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Law with Politics with a Year in Industry

Law with Politics with a Year in Industry

LLB
  • UCAS code M12L
  • Option 4 years full time
  • Year of entry 2021

The course

Our Department of Law and Criminology and Department of Politics, International Relations and Philosophy have excellent reputations for research and teaching, and for engaging with policy makers in the legal profession and government, public bodies, journalists and other opinion formers.

This degree is for anyone looking to start a career in the law or in public affairs. You will gain an extensive knowledge of the foundations and content of the law of England and Wales and learn about the latest developments in both law and politics.

The degree covers all the elements required to achieve an LLB. You will explore topics such as the English Legal System, Public Law, Criminal Law and European Union Law. Politics modules include Introduction to Politics and Government and a wide range of more specialist second- and specialist final-year modules in policy, democratic practice and political theory.

  • Understand the key features of English and European law.
  • Develop key legal research and communication skills.
  • Examine governments, party politics and political behaviour throughout the world.

Core Modules

Year 1

You will take the following modules in Law:

  • Constitutions establish and control the powers of the state and regulate the relationship between the state and its citizens. This module examines the UK’s uncodified constitution, primarily considering the main characteristics of the British system of government, including the division of powers between the legislature, executive, and judiciary and between Westminster and the devolved regions; key constitutional concepts and their associated challenges, including Parliamentary sovereignty, conventions, the rule of law, and human rights protection before and after the Human Rights Act 1998; and how administrative law, particularly judicial review, controls the actions of the government and public authorities.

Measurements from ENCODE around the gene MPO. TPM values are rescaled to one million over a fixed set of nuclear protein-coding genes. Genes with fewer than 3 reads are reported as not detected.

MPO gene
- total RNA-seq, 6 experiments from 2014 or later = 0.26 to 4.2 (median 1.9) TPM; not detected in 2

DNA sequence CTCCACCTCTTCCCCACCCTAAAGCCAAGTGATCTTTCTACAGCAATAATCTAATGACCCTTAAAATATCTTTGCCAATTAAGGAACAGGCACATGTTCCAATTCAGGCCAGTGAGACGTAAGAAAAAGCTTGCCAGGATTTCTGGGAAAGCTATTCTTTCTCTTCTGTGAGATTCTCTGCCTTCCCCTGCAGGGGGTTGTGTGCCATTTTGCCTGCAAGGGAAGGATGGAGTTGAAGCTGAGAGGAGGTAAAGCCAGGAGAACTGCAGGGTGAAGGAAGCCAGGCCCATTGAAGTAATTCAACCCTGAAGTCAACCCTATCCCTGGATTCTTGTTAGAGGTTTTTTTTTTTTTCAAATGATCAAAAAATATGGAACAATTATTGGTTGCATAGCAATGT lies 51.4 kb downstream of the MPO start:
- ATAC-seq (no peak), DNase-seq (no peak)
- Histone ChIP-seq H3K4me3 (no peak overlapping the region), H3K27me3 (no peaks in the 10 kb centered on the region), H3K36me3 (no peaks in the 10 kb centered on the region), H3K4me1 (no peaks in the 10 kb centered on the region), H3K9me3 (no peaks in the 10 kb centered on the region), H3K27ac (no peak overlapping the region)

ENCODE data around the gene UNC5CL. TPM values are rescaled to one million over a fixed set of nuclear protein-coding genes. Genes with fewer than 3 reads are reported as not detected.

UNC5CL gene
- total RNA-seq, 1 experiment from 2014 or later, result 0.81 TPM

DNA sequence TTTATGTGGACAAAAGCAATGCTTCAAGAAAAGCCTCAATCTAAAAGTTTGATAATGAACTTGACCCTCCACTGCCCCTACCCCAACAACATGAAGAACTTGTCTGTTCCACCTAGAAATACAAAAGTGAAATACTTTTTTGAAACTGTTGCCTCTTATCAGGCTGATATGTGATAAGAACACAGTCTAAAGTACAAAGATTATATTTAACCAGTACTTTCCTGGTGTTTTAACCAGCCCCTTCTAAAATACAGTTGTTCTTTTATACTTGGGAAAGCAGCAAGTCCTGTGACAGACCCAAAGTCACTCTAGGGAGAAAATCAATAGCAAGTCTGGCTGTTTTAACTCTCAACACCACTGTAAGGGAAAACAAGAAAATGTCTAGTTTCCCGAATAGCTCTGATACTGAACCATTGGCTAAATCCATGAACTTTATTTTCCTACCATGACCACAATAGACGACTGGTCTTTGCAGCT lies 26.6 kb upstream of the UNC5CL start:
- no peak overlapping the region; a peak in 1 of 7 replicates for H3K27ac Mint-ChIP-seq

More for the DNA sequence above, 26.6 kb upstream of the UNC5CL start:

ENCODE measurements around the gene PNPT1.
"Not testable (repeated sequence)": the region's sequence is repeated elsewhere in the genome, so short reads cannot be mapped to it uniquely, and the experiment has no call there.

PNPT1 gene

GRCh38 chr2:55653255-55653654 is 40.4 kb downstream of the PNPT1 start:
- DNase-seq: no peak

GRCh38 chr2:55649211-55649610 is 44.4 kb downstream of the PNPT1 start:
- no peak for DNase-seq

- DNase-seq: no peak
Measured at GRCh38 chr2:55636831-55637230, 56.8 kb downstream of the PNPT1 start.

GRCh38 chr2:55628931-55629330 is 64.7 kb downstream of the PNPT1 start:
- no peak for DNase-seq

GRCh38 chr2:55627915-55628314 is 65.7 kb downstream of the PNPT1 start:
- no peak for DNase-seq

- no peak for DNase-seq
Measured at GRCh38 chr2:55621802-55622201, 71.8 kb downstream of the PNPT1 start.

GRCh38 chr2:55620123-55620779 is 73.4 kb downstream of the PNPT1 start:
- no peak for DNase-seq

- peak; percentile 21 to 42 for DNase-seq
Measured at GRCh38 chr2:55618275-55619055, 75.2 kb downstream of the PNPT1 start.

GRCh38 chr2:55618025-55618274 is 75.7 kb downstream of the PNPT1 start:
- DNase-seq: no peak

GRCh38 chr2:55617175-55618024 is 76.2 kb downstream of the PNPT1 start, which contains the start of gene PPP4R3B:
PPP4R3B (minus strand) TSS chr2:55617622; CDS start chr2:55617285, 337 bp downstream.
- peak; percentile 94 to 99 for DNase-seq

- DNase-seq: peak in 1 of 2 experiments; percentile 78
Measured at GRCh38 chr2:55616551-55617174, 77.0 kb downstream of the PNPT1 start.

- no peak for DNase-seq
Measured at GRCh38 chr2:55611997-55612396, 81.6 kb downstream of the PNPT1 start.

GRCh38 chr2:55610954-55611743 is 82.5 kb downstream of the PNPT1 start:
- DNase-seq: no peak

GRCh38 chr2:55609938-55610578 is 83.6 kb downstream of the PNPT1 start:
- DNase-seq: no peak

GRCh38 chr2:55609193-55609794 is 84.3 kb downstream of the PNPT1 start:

• Contracts form the legal basis of commercial transactions. This module examines the legalities regarding the formation of contracts, the capacity to contract and the performance of legal obligations as well as remedies for breach of contract. In particular, you will examine the following areas: introduction to contract; invitation to treat; offer and acceptance; consideration; Promissory Estoppel; intentions to create legal relations; implied terms; express terms; exemption clauses; unfair contract terms; mistakes; types of misrepresentation; misrepresentation and remedies; duress; undue influence; frustration and force majeure; breach of contract and remedies; and third-party rights.

  • This module serves as an intensive introduction to the fundamentals of the legal system and legal study. It explores elements of the historical, philosophical and social context of the English Legal Systems, including issues of law, morality and justice. Additionally, various sources of law, including at national and international level, and through treaties, statute and case law will also be studied.

  • This module focuses on employability by involving students in practical skills sessions such as mooting, client interviewing, and negotiation. It is designed to develop core professional competencies that are required by the legal and non-legal professions.

You will take the following modules in Politics:

  • This module will introduce you to the academic study of politics and to the ‘real world’ of contemporary politics. As a foundational course, it will give you all the essential tools to understand the nature of politics and analyse the way different political systems work. You will be introduced to key concepts such as politics, power, rights, ideologies, democracy and representation, and will learn about the different actors, institutions and processes that make up politics today.

Year 2

You will take the following modules in Law:

  • This module examines the various types of interests which can exist in land, including the rights and duties under these interests, how they can be protected against third parties acquiring other interests in the land, and how they can be transferred. In particular, you will examine fundamental concepts; contracts relating to land; adverse possession; leases and licences; mortgages; co-ownership and the family home; freehold covenants; easements; and protection of interests in land (both registered and unregistered).